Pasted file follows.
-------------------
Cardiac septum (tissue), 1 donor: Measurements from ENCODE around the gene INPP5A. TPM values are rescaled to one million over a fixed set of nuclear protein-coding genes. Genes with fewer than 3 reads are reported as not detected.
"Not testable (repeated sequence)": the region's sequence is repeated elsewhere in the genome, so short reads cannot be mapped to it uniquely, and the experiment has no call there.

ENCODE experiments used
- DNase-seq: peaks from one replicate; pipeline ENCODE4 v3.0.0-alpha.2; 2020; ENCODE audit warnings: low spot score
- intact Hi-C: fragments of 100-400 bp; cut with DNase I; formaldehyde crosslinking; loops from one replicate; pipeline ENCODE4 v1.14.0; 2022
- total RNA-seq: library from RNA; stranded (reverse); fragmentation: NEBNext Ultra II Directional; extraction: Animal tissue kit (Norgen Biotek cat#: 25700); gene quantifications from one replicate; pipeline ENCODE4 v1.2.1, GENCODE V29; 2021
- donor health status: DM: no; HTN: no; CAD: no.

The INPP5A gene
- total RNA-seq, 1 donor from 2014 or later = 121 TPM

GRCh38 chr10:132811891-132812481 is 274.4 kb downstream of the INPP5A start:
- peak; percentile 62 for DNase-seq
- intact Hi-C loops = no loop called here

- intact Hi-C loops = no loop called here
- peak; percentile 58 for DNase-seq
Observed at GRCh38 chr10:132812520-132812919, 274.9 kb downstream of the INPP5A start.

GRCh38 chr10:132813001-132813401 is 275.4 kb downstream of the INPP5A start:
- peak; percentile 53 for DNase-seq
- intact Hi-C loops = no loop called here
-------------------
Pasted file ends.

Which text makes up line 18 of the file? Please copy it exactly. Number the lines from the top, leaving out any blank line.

- intact Hi-C loops = no loop called here